Review · Science Fiction · Young Adult

Crewel by Gennifer Albin


Synopsis from the Author’s Website:

Incapable. Awkward. Artless. 

That’s what the other girls whisper behind her back. But sixteen-year-old Adelice Lewys has a secret: She wants to fail. Gifted with the ability to weave time with matter, she’s exactly what the Guild is looking for, and in the world of Arras, being chosen to work the looms is everything a girl could want. It means privilege, eternal beauty, and being something other than a secretary. It also means the power to manipulate the very fabric of reality. But if controlling what people eat, where they live, and how many children they have is the price of having it all, Adelice isn’t interested.

Not that her feelings matter, because she slipped and used her hidden talent for a moment. Now she has one hour to eat her mom’s overcooked pot roast. One hour to listen to her sister’s academy gossip and laugh at her dad’s jokes. One hour to pretend everything’s okay. And one hour to escape.

Because tonight, they’ll come for her.


In Gennifer Albin’s Crewel (Crewel World series), Adelice Lewys has the ability to weave Arras, the very fabric of time and reality, without a loom. She’s caught during one of the testing sessions, but her parents delay the inevitable by trying to run. The penalty: death. However, Adelice is the exception and she doesn’t find out why until later on in the book. She’s harshly brought into the Spinsters’ home, where she and others are trained to weave Arras while living in luxury. Already attracting the attention of important officials, how can she maintain some control over her life?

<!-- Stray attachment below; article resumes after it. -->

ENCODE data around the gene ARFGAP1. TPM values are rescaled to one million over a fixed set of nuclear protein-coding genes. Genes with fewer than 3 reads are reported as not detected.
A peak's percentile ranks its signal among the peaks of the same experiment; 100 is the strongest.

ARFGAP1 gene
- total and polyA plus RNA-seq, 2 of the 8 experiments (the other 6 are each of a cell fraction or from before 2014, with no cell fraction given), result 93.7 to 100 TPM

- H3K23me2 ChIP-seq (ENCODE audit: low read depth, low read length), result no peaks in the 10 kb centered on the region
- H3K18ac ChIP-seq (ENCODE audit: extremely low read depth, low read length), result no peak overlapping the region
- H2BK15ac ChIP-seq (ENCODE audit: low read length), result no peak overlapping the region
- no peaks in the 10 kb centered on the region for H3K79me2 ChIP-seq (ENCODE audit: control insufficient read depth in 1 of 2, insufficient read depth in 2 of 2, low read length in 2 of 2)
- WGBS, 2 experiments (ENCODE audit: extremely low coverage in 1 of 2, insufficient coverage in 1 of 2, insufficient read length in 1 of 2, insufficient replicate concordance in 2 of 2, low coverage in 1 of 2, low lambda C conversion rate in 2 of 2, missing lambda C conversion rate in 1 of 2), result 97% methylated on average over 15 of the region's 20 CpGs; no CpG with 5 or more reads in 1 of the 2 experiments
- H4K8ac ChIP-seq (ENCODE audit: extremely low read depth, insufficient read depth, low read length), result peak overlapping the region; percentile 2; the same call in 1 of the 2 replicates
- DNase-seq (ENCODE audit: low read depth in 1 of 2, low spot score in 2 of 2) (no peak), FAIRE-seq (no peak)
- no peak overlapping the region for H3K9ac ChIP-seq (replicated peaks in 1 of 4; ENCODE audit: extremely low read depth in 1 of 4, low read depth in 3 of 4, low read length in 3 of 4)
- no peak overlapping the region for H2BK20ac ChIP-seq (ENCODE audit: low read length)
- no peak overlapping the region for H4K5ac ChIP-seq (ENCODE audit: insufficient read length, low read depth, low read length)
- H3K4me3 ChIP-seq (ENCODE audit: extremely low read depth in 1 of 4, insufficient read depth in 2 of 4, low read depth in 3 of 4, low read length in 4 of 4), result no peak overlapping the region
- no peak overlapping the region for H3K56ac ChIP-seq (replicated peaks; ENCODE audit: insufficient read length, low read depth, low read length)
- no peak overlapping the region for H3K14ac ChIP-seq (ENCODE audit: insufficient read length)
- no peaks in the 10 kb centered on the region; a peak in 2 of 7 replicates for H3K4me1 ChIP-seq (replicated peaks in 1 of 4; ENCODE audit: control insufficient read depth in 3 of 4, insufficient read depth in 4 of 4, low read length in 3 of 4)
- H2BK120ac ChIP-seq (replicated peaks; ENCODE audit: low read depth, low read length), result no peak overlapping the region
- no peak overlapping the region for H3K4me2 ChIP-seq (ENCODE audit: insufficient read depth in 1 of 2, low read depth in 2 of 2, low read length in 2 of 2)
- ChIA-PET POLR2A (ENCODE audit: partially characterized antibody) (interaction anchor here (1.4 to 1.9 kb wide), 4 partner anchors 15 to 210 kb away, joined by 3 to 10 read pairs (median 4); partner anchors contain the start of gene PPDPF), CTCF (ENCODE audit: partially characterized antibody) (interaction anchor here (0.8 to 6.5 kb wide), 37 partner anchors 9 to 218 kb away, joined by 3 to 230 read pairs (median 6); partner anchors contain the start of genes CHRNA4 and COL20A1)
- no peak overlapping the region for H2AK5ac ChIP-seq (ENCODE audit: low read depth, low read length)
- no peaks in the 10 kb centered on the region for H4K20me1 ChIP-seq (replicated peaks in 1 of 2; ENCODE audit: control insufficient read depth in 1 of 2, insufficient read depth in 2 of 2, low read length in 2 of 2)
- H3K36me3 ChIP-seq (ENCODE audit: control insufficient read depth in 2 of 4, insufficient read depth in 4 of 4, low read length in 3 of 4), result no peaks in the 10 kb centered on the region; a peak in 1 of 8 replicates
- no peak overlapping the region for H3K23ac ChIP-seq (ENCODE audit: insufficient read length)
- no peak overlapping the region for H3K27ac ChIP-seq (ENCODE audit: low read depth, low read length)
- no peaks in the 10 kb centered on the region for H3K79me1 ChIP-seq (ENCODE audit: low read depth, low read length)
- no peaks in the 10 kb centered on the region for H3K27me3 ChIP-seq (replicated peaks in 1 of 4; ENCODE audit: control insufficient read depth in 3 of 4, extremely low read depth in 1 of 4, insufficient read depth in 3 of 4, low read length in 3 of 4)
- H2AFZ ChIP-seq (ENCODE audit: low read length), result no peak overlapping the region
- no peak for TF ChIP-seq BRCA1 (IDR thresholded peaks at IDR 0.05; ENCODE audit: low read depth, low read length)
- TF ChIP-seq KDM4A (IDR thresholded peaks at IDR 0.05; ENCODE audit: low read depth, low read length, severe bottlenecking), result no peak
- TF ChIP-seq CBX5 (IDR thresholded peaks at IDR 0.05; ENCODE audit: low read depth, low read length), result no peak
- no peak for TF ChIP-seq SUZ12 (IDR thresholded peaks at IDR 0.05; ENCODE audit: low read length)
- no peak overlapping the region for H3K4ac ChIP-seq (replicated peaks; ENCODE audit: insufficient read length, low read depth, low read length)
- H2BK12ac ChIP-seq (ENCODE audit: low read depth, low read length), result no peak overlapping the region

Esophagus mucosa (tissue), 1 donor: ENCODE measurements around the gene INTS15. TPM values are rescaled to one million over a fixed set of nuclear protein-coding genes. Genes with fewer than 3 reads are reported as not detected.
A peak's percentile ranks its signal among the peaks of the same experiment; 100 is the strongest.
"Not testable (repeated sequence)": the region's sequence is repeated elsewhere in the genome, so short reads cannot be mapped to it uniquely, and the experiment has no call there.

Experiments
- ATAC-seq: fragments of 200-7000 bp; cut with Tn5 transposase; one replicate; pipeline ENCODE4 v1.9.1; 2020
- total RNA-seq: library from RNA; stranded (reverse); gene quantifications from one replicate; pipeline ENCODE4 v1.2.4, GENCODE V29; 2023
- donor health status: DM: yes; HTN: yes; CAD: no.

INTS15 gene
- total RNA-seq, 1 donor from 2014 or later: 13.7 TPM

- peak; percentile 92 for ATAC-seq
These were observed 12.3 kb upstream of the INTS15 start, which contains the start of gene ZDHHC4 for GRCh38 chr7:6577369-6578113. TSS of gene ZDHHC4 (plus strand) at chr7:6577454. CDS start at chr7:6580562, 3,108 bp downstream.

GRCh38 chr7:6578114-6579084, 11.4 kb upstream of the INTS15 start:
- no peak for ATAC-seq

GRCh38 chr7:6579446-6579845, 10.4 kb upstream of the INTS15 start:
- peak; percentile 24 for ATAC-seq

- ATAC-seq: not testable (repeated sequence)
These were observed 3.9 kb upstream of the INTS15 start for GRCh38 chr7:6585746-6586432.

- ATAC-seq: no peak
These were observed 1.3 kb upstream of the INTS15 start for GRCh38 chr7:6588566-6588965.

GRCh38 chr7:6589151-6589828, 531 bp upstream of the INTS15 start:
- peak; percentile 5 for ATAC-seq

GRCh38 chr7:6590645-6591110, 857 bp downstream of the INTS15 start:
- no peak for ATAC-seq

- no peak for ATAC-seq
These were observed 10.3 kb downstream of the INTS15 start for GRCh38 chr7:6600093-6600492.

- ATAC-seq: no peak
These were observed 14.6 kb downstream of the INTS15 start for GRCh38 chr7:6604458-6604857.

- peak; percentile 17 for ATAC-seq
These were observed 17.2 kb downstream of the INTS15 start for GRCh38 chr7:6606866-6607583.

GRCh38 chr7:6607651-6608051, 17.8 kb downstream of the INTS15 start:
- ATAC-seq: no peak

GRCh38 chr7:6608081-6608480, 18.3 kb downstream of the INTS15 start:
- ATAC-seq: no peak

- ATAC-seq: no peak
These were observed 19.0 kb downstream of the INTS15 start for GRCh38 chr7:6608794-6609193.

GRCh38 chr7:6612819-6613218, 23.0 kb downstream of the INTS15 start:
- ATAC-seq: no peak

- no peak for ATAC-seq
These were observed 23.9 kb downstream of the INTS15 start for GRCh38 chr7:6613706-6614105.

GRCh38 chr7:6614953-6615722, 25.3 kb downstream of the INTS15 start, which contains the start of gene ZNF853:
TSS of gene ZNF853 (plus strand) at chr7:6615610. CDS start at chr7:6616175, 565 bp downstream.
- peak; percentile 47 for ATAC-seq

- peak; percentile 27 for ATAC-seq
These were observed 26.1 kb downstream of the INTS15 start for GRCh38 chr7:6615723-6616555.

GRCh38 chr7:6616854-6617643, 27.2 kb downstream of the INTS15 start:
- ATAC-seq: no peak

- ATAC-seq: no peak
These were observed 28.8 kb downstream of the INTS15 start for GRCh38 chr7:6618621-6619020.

I listened to the audiobook (narrated by Amanda Dolan). She reads it well, but I find it harder to keep track of what’s happening when I don’t have the words in front of me. If I read this again, I will read the physical book.

The book is set in a post apocalyptic world created from the remains of Earth. The only aspect of the world building that wasn’t really explained was what the resistance groups were doing.

Part One of the book is misleading about who the important characters are (they’re important but they aren’t as easy to care about). Jost and Erik are underdeveloped. I would have liked to see more of Pryana. Even though their budding friendship ended, it would have been nice to see what she was up to or if she would turn into a foil to Adelice. The world building is good, but I wish there was more character building as well.

All romance is muted. This is mostly due to the chastity laws for the Spinsters. The romance between Adelice and Jost is somewhat forced, especially where it concerns the end.

The major theme of Crewel is control over everything. The government uses the Spinsters’ and the Creweler’s control over Arras to make the world into the “perfect” world. They control life, death, who people are and try to control minds.

I recommend this to fans of dystopian novels, namely fans of The Hunger Games.

Genres: Sci-Fi YA, Dystopian

Rating: 4 of 5 Stars

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